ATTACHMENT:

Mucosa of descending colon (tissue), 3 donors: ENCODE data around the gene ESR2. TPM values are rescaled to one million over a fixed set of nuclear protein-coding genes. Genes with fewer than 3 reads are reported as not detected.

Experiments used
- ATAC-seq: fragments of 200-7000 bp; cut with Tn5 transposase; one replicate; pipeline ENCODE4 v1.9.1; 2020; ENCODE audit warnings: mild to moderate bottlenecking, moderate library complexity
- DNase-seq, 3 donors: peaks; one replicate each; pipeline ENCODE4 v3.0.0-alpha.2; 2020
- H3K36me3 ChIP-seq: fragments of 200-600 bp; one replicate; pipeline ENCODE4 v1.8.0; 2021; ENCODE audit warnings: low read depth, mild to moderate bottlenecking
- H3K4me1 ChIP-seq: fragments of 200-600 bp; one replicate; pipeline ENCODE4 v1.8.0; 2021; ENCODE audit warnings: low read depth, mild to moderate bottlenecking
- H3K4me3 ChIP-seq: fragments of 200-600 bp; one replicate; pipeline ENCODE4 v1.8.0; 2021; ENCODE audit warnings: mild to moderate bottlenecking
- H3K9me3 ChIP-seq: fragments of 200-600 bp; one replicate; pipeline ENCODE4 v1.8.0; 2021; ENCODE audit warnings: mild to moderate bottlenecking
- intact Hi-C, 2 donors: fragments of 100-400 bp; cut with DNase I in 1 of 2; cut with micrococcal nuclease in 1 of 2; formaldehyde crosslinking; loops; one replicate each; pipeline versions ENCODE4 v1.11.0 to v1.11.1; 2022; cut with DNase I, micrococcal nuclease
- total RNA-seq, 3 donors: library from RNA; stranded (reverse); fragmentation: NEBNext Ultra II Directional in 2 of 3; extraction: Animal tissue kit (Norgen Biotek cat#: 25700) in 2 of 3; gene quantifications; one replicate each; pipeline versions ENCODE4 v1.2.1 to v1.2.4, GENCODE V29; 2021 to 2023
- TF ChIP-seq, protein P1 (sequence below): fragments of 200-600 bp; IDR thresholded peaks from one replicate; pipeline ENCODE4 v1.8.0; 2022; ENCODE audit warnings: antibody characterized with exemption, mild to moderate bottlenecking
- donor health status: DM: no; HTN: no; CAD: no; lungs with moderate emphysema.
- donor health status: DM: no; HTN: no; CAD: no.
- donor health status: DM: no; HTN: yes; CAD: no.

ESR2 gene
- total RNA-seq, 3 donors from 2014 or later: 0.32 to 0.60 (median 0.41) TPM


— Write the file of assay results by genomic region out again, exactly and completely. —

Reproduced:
Mucosa of descending colon (tissue), 3 donors: ENCODE data around the gene ESR2. TPM values are rescaled to one million over a fixed set of nuclear protein-coding genes. Genes with fewer than 3 reads are reported as not detected.

Experiments used
- ATAC-seq: fragments of 200-7000 bp; cut with Tn5 transposase; one replicate; pipeline ENCODE4 v1.9.1; 2020; ENCODE audit warnings: mild to moderate bottlenecking, moderate library complexity
- DNase-seq, 3 donors: peaks; one replicate each; pipeline ENCODE4 v3.0.0-alpha.2; 2020
- H3K36me3 ChIP-seq: fragments of 200-600 bp; one replicate; pipeline ENCODE4 v1.8.0; 2021; ENCODE audit warnings: low read depth, mild to moderate bottlenecking
- H3K4me1 ChIP-seq: fragments of 200-600 bp; one replicate; pipeline ENCODE4 v1.8.0; 2021; ENCODE audit warnings: low read depth, mild to moderate bottlenecking
- H3K4me3 ChIP-seq: fragments of 200-600 bp; one replicate; pipeline ENCODE4 v1.8.0; 2021; ENCODE audit warnings: mild to moderate bottlenecking
- H3K9me3 ChIP-seq: fragments of 200-600 bp; one replicate; pipeline ENCODE4 v1.8.0; 2021; ENCODE audit warnings: mild to moderate bottlenecking
- intact Hi-C, 2 donors: fragments of 100-400 bp; cut with DNase I in 1 of 2; cut with micrococcal nuclease in 1 of 2; formaldehyde crosslinking; loops; one replicate each; pipeline versions ENCODE4 v1.11.0 to v1.11.1; 2022; cut with DNase I, micrococcal nuclease
- total RNA-seq, 3 donors: library from RNA; stranded (reverse); fragmentation: NEBNext Ultra II Directional in 2 of 3; extraction: Animal tissue kit (Norgen Biotek cat#: 25700) in 2 of 3; gene quantifications; one replicate each; pipeline versions ENCODE4 v1.2.1 to v1.2.4, GENCODE V29; 2021 to 2023
- TF ChIP-seq, protein P1 (sequence below): fragments of 200-600 bp; IDR thresholded peaks from one replicate; pipeline ENCODE4 v1.8.0; 2022; ENCODE audit warnings: antibody characterized with exemption, mild to moderate bottlenecking
- donor health status: DM: no; HTN: no; CAD: no; lungs with moderate emphysema.
- donor health status: DM: no; HTN: no; CAD: no.
- donor health status: DM: no; HTN: yes; CAD: no.

ESR2 gene
- total RNA-seq, 3 donors from 2014 or later: 0.32 to 0.60 (median 0.41) TPM